This commentary is running in the LA Sentinel on Labor Day weekend.
It’s always a good time to be a union member, but this year feels more powerful than usual.
As Labor Day parades and barbecues bring the glorious Hot Labor Summer to a close, we can finally catch our collective breath after what’s been a mighty year for workers. Here in Los Angeles, it seems like everywhere you look, there are workers on strike together – from actors and writers to the people who take care of visitors in our city’s hotels.
This came on the heels of mighty educator activism in the Spring. We saw teachers in Oakland go on strike for seven days to win common good resources and services for students and families, while the combined power of United Teachers Los Angeles and SEIU Local 99 during a three-day strike by LAUSD’s lowest-paid workers showed how much we can accomplish when we rise together in solidarity and fight side-by-side for better. The Power of Us is real.
The belief that we are stronger together also guides our historic efforts to create Community Schools. Community Schools ensure that curriculum and support programs are built around the needs of our students and their families. This transformative approach lifts the voices of families, educators and community, creating structures to guide shared decision-making, so that our schools are a true expression of the hopes and dreams of our vibrant neighborhoods.
This Community Schools movement was strengthened from victories won in the 2019 UTLA strike. With the efforts of local unions, community groups, and parents working together, along with a historic $4.1 billion commitment from Governor Newsom, Community Schools are now spreading across the state to benefit students in every corner of California. It’s a brilliant example of how our local struggles can blossom into helping people across our state and even our nation.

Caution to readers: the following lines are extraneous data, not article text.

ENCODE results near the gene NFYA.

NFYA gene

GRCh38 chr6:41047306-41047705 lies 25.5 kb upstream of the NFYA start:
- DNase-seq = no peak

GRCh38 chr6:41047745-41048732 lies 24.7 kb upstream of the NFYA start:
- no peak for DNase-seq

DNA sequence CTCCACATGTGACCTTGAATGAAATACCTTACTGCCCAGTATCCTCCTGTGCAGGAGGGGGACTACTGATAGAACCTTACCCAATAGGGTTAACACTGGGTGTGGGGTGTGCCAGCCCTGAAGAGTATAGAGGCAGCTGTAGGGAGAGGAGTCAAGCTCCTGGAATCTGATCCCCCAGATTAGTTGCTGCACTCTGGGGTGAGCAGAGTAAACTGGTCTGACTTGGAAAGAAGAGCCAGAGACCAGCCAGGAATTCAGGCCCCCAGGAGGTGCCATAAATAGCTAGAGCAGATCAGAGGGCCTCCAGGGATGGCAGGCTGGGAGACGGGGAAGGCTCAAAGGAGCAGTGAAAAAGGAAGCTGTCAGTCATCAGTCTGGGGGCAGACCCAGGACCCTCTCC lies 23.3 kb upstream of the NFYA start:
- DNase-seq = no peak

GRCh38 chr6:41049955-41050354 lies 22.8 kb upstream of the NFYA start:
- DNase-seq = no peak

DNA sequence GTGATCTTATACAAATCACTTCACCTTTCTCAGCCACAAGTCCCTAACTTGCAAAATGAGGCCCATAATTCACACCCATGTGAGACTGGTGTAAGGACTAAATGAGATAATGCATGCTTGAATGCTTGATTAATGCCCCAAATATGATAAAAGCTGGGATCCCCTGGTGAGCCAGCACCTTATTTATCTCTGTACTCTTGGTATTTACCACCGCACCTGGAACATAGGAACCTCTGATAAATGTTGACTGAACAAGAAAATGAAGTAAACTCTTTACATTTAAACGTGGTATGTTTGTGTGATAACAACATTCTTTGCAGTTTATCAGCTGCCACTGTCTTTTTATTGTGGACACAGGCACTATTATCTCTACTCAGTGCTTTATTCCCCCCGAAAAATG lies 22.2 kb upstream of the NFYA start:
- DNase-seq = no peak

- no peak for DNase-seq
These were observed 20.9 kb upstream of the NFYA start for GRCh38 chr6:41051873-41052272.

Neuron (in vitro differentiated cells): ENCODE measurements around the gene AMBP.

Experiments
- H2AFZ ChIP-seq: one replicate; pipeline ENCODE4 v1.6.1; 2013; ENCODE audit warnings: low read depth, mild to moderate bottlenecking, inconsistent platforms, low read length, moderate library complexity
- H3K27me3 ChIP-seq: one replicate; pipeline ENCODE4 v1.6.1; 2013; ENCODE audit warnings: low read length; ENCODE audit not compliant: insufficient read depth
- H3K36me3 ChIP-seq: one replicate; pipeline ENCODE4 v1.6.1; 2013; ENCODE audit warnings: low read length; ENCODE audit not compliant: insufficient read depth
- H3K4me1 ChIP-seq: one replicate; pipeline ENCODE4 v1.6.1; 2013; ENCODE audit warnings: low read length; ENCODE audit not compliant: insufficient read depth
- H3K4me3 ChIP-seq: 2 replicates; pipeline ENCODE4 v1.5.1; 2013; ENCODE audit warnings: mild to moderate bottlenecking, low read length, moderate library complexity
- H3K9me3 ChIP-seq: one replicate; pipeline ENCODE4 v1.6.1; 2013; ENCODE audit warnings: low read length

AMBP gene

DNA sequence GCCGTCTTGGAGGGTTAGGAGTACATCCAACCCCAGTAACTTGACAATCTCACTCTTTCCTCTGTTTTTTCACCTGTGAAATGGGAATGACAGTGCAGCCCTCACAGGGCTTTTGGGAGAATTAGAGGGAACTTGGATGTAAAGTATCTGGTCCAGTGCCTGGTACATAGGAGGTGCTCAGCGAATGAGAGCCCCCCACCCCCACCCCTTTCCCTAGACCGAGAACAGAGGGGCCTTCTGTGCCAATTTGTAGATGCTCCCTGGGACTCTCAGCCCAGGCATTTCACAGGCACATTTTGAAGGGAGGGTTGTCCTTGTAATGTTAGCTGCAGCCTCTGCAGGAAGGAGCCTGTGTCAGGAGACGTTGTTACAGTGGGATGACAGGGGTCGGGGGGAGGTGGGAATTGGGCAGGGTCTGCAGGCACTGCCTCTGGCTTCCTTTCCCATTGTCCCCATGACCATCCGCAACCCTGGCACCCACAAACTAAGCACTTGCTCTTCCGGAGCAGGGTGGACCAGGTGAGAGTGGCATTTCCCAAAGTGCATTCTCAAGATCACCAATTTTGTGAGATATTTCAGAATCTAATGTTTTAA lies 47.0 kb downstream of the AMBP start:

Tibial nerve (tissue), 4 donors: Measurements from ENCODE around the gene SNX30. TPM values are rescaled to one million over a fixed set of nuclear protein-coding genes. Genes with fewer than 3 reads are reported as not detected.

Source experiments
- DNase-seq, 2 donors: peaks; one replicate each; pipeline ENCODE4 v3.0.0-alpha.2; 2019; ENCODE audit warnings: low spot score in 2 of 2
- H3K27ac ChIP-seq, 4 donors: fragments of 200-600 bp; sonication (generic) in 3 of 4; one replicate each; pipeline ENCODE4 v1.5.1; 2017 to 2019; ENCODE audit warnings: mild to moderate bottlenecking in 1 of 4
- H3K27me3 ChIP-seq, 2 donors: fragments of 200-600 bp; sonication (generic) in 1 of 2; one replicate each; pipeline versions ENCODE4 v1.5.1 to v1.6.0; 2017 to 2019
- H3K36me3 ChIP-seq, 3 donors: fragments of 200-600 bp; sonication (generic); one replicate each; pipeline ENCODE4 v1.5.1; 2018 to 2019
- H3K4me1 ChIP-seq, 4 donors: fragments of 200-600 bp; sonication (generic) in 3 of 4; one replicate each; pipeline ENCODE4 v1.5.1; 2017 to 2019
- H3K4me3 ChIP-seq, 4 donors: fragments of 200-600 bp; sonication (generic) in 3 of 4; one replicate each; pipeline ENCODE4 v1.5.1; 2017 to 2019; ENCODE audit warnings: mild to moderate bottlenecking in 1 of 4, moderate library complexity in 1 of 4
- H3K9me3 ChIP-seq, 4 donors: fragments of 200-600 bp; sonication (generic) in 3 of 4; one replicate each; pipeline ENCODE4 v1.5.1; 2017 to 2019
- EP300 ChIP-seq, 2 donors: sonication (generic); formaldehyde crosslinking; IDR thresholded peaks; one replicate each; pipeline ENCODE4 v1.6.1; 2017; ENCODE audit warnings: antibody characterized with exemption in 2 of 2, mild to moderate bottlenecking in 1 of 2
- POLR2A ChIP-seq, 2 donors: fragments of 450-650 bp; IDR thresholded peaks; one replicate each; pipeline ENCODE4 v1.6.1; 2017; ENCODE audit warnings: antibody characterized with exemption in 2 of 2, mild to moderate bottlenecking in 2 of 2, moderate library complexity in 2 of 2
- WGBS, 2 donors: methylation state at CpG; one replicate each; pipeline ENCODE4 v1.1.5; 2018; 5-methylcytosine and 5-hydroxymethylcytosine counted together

This year, UTLA educators won significant support for Black students, negotiating increased support for the district’s Black Student Achievement Plan (BSAP) and additional resources into our contract. The BSAP addresses the need for culturally responsive curriculum and instruction and provides increased staffing support to address the academic and social-emotional needs of Black students.
Strong unions mean strong communities, and this Labor Day let us recommit to building together and organizing for better – to create the change our children deserve.
Cecily Myart-Cruz is president of the 35,000-member United Teachers Los Angeles. David B. Goldberg is president of the 310,000-member California Teachers Association. Both are Los Angeles Unified School District educators and proud parents of LAUSD students.